So we decided to just take a drive around there.  That area of the park has the North Concho River running through it.  You might say that the area is nicer than the south park area.  But I think it is because of the difference in the habitat there,  because of the huge, by west Texas standards, oak trees.  They, of course, are healthy because of the nearness of the river.  The south part, where I do most of my photography is more wild, with more mesquite, more cacti, etc.  The south portion, in addition, is about ten times larger than it’s northern counterpart.

Killdeer chick

But, to get back to my story, as we drove around we heard lots of birds singing, but they were hard to locate in the leaves of the larger trees.  But as we went through one are we spotted two adult Killdeer,(Charadrius vociferus),along with three chicks.  The chicks, who were only about four inches tall, were walking throught the grass, while the parents were going through their act, pretending to be crippled so as to draw us away from the kids.

Killdeer chick

I pulled into the grass across from the young ones, and stuck my Canon 7D with the 500mm lens and 1.4 tele-converter, out the window of the car.  I was lucky to be so close to get these pictures.  Exposure was 1/1000 sec. @f10, -0.3EV, ISO 250.

I don’t know where the actual nest was.  The Killdeer actually lay their eggs on bare ground, among pebbles or stones usually.  They don’t make nests as we know it.  No grass, twiggs, etc.

I hope you enjoyed this post and photos.  Click on either image to see and enlargement.

The second of my Bird IQ quizzes can be found at this link:  Bird Quiz.  You can vote any time through next Thursday.  Results will be published on Friday, April 27.  Good Luck.

Quiz #2 – Saturday, April 21, 2012

Okay folks, get out your bird guides and prepare to answer this question: What bird is this??  Our first quiz was well received and every seems to be having a lot of fun with it.  Please select your choice of what bird you think it is, in the poll below the picture.  If you’re not sure, take a guess.  No one will know what your selection is.  Maybe you will get hooked and become a real birder. 🙂  By the way, it is not “cheating” to use your bird guide.  The purpose of my having these quizzes it to get you to into reading your guides, and discovering the differences in the species.  And you will have the best chance of getting the correct ID especially on this quiz.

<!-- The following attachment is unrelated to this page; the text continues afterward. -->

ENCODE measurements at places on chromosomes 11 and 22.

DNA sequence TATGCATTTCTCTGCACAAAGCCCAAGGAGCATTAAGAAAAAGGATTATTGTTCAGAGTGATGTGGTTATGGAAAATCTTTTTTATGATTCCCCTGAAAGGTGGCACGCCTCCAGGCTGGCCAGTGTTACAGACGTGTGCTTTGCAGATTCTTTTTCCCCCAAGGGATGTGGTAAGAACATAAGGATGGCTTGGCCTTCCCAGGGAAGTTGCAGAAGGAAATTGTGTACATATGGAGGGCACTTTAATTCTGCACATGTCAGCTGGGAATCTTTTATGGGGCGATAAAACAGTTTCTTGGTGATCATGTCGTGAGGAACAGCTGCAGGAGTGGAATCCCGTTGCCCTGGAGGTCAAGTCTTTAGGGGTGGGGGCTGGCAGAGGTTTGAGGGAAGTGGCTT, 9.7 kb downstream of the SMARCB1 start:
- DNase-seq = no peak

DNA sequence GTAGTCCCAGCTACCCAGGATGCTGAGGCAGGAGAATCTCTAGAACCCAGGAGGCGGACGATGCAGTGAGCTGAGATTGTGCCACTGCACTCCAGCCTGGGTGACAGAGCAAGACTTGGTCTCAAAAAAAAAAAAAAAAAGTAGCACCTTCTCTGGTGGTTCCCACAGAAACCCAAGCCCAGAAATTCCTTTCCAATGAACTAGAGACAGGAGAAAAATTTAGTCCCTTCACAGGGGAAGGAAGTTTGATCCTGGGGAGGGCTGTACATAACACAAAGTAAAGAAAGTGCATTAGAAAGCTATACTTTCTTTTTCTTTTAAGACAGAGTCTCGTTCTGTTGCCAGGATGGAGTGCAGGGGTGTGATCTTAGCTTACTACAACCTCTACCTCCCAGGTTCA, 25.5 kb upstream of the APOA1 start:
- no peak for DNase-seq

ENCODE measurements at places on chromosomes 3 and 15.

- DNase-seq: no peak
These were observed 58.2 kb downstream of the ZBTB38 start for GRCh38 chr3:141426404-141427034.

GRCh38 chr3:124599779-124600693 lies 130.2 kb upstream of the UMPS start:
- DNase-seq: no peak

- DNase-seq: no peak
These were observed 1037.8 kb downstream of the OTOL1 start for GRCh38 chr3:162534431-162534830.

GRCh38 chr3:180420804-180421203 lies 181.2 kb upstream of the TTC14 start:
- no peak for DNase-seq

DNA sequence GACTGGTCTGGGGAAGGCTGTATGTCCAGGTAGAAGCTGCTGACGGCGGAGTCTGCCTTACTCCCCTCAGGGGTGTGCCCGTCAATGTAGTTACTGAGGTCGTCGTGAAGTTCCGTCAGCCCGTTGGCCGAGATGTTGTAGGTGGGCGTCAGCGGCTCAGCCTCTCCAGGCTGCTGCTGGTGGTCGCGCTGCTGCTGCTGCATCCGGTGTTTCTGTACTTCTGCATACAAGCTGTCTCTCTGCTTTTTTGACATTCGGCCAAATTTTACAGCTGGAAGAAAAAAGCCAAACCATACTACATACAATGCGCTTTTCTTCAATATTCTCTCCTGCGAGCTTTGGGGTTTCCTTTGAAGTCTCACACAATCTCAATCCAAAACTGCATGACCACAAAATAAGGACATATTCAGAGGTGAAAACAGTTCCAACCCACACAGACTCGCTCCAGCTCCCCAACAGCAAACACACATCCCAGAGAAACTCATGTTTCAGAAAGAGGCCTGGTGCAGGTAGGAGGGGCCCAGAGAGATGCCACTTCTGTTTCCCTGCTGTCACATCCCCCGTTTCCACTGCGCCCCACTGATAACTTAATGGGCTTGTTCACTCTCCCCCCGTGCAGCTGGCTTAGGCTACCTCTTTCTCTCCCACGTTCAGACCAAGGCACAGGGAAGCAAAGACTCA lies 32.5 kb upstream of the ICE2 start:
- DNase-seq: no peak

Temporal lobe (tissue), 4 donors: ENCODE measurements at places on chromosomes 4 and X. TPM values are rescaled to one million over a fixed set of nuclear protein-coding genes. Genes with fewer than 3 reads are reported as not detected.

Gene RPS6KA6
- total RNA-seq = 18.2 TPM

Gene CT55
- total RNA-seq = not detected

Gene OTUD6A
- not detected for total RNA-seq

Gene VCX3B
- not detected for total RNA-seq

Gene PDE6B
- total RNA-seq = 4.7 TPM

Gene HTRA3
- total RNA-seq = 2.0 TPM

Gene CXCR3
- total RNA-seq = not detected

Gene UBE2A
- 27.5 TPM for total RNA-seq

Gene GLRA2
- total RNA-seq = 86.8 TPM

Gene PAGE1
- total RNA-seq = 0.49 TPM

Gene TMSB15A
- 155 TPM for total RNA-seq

Click image to see an enlargement.  Results will be posted next Friday, April 27.  Good luck to all. 🙂

Quiz 1 – Results are in!

Before I get to the main subject of this post, I need a favor from all of you.  You may have noticed that I now have a Bob Zeller Photography Facebook page.  Please check it out by clicking on the link or the link on the right side of this page.  Then do me a favor and click “like” for me.  I am new to all of this stuff, but I understand that if I get 30 “likes” something special will happen.  I don’t know what it is.  Maybe bombs will burst, fireworks will flare, streamers will fall, confetti will fall, I will get the key to the city, or I will get the the man of the year award.  Who knows, but I would like for all of you to have a look. 🙂

Okay, let get to it!  From all of the comments this week, my first Bird ID quiz has been a smash hit.  So I will not keep you in suspense any further.  Here are the results from 45 votes:

  • Lark Sparrow                        17 votes
  • Red-winged Blackbird       18    “
  • Sage Thrasher                          9    “
  • Common Grackle                    1    “
  • Red-shouldered Hawk          0   ”

    Female Red-winged Blackbird

The photo is a female Red-winged Blackbird, (Agelaius phoeniceus).  It sure fooled a lot of people.  The female is actually an attractave bird.  Most females of other species are usally kinda drab.  In the photo you can see just a smidge of red in the shoulder, though not always visible.  I threw in the choice of the Red Shouldered Hawk, to see if I could catch any of you off guard.  It has that reddish spot on the shoulder also.

I appreciate all of you that have voted.  Check back in tomorrow, Saturday April 21, to see what I have in store for you in Quiz #2.  Ann and I spent a couple of hours last night dreaming up the dastardly thing.  Heh! Heh!

Lark Sparrow

For those that thought it was a Lark Sparrow, here is what one looks like.

Sage Thrasher

And above, the third place Sage Thrasher.  The fourth place Common Grackle needs no introduction, besides, I don’t have a picture of one. 🙂  Click on any image to see enlargements.